Economic and Investment News Bits
  • It’s the fourth time in the last 80 years that we’ve seen a big surge of oil come into the market, and every time you have weak prices. It happened in the late 1950s when Saudi Arabia production came on. Actually, back in 1931 when oil went to 10 cents a barrel, and if you pulled into a gas station, they’d give you a free chicken as a premium to try and get business.  So every time the market has come back and stabilized,” (Source: Daniel Yergin, IHS Cambridge Energy Research).
  • Early diagnosis for diseases such as Alzheimer’s and heart disease could eventually come in the form of a few drops of blood from a finger. Fluidic Analytics, a company based in London, is developing what it terms “protein fingerprints” of illness. The process analyzes a person’s blood proteins, as proteins manage the structure of a cell and can signal if there are potential problems in how the cell is functioning. More information is needed because how a protein functions varies depending on chemical structure, composition and electrical charge. The company plans to develop its first product, marketed toward doctors and hospitals, for patient testing. The equipment used to administer the test would be comprised of a reader and disposable chip. (Source: Financial Times)
  • Deutsche Bank believes the markets are underestimating Europe’s economic progress, Greece notwithstanding. Economic reforms in Portugal, Spain, Italy, and Ireland, combined with lower oil, a lower euro, QE, and a solid U.S. recovery says Europe may end up doing a lot better than expected.
  • Technology stocks represented 34.5% of the S&P 500 market cap on March 24, 2000. This was the date of the index’s peak before the dot-com bubble burst. Today, technology stocks represent 19.7% of the S&P 500 market cap.  (Source: Standard & Poor’s)
  • Six of the top-20 largest cities in the U.S. are in Texas: Houston, San Antonio, Dallas, Austin, Ft. Worth, and El Paso. California has three: Los Angeles, San Diego, and San Francisco. Columbus is the 15th largest city and the only one in Ohio in the top 20. (Source: U.S. Census Bureau)
Thought for the week

“Coming together is a beginning; keeping together is progress; working together is success.”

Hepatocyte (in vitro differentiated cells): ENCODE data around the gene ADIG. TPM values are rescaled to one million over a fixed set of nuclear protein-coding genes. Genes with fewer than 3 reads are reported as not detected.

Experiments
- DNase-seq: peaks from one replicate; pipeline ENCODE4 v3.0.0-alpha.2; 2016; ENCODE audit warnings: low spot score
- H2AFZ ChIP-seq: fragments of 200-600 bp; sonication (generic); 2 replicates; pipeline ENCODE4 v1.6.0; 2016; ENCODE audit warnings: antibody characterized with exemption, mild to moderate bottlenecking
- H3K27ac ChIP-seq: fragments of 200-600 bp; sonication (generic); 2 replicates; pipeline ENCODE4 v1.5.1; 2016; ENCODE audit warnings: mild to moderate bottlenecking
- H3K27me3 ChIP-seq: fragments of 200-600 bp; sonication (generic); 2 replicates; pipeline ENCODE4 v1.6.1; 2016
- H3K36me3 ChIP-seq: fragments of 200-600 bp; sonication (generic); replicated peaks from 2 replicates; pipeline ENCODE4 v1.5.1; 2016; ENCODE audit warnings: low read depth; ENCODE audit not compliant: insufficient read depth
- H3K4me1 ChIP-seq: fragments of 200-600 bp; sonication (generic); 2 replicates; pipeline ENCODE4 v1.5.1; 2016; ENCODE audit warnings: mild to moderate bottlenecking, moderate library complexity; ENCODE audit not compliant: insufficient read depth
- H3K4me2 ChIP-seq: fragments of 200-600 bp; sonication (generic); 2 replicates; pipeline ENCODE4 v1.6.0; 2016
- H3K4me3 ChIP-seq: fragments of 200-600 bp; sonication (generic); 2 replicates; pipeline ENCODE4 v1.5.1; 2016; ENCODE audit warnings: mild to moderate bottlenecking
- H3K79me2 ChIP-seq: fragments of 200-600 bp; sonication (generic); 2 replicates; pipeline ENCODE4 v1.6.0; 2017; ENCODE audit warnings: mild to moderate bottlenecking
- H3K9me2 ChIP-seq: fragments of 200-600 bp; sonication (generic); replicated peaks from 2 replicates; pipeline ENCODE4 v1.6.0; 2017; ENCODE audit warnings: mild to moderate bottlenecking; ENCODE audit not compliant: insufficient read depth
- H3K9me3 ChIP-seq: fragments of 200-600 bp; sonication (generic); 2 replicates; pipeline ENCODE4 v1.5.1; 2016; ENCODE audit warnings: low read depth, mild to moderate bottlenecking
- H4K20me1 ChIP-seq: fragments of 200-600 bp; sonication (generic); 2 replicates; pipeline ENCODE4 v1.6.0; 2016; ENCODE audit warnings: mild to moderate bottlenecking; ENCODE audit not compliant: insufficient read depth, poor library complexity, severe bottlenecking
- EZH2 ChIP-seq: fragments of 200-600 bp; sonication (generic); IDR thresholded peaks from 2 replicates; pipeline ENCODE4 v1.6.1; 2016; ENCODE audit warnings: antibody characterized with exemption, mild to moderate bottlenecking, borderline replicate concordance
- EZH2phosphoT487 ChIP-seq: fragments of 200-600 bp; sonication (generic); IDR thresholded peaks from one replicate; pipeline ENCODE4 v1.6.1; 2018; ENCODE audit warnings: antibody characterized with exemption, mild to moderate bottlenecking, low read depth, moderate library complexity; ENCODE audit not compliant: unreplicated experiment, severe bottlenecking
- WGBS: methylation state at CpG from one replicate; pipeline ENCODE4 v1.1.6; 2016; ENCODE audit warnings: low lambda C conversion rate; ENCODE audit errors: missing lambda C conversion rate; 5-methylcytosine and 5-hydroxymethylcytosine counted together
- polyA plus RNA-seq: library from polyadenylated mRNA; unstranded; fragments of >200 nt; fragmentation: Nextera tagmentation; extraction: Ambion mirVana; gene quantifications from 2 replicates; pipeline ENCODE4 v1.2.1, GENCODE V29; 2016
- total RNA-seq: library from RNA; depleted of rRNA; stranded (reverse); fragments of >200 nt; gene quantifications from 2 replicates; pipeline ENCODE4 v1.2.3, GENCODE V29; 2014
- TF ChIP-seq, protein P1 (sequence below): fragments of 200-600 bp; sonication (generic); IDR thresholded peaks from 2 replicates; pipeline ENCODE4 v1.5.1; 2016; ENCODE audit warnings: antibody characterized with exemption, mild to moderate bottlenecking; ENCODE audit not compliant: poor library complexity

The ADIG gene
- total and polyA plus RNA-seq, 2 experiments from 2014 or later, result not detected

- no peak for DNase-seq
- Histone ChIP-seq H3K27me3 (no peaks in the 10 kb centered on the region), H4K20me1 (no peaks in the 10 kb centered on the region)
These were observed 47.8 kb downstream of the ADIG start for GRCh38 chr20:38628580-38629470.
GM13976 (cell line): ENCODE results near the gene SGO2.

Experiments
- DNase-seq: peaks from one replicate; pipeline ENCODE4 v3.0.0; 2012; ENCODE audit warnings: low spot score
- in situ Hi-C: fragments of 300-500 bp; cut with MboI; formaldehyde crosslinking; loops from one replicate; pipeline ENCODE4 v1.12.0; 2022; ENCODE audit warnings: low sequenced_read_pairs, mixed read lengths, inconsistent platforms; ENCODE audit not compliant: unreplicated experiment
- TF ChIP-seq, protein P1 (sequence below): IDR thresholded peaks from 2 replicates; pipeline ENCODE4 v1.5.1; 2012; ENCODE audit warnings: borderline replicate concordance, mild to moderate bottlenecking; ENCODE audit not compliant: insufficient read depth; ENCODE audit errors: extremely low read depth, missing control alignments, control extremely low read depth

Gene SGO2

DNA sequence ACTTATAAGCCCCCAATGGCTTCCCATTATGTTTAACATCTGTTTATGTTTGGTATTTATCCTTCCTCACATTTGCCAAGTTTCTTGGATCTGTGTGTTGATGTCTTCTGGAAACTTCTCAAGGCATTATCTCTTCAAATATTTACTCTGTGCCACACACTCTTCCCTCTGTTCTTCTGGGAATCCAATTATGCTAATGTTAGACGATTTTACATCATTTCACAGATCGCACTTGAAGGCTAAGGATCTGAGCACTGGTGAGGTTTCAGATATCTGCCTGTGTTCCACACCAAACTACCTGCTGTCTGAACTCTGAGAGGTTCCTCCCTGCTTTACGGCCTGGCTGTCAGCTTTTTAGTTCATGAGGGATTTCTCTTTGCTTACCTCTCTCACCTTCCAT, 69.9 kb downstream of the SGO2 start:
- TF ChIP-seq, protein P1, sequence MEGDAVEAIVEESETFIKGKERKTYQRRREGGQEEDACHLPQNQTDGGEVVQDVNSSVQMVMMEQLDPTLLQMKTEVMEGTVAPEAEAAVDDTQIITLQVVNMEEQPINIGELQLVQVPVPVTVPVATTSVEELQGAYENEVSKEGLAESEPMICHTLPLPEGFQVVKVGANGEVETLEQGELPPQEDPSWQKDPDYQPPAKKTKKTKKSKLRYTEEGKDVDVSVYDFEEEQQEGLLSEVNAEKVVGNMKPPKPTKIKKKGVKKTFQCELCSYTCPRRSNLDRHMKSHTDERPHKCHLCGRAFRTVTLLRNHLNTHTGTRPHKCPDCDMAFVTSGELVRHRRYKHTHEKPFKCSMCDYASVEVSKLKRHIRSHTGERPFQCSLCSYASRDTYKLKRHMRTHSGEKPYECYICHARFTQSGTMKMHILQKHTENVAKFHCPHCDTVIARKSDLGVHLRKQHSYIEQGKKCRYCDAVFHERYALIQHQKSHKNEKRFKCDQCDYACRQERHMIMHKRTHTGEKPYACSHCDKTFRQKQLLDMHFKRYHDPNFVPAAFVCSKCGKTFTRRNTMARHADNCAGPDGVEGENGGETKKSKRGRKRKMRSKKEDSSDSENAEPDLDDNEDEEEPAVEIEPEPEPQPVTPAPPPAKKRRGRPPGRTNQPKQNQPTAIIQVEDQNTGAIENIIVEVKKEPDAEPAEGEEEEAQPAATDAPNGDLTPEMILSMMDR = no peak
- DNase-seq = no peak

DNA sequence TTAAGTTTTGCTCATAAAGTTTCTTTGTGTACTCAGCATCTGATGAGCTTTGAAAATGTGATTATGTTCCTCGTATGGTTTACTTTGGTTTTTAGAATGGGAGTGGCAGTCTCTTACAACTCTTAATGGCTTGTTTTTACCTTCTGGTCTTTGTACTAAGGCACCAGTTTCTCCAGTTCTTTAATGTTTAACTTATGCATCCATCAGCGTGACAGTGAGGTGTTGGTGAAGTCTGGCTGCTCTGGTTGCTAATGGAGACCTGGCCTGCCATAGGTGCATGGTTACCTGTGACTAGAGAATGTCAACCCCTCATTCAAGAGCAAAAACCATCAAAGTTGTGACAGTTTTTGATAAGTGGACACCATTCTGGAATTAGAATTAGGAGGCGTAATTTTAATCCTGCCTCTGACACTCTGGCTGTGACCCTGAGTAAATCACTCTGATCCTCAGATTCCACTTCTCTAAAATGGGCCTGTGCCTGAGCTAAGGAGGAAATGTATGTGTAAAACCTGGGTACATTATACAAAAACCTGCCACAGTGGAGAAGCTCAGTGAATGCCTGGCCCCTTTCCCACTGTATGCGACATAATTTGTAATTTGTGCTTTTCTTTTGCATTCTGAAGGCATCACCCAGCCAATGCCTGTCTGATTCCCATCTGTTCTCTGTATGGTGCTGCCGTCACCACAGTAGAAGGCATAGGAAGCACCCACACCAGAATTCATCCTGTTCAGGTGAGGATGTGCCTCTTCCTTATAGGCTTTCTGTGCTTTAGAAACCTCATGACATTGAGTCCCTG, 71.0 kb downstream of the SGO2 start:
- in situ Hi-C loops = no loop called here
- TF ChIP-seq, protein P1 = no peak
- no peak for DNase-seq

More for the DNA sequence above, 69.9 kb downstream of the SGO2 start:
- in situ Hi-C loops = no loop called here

Henry Ford, American businessman (1863-1947)

Wealth Idea for the Week

Investors often establish a maximum one-year loss tolerance for themselves.  The number might be 5%, or it might be 20%, but often this number is chosen without considering how a portfolio allocation really determines what the loss might be.  For example, let’s assume a maximum one-year loss tolerance of 10%.  Let’s also assume a conservative mix of 50% bonds and 50% stocks.  The worst return for the S&P 500 Index over the last 10 years was 2008’s loss of 37%.  That same year, bonds gained about 5%.  It’s pretty easy to see that the conservative 50/50 allocation is suddenly not very conservative.  The overall return in 2008 would have been a loss of 16%, which exceeded the investor’s maximum draw-down by more than 50%.  This lesson is important not just for establishing risk tolerance, but also for understanding market movements: seldom do all asset classes move together.  To achieve the 2014 S&P 500 Index’ return of 13%, it would have taken a very aggressive allocation, far exceeding the loss tolerance for most investors.  Understanding both return and risk potential is vital to creating an accurate allocation for long-term investing.

Graph of the Week (CLICK TO ENLARGE)


As you have heard from us before, large cap U.S. stocks significantly outperformed almost all other asset classes last year.  This chart from Russell Investments shows how this dynamic has changed over the past 15 years.  From 2001 to 2007, U.S. stocks underperformed international stocks by about 5.1% per year and emerging market stocks by almost 19%.  However, recent years have favored domestic stocks.  This is a great visual to remind us that diversification has helped to weather the swings in asset class performance.


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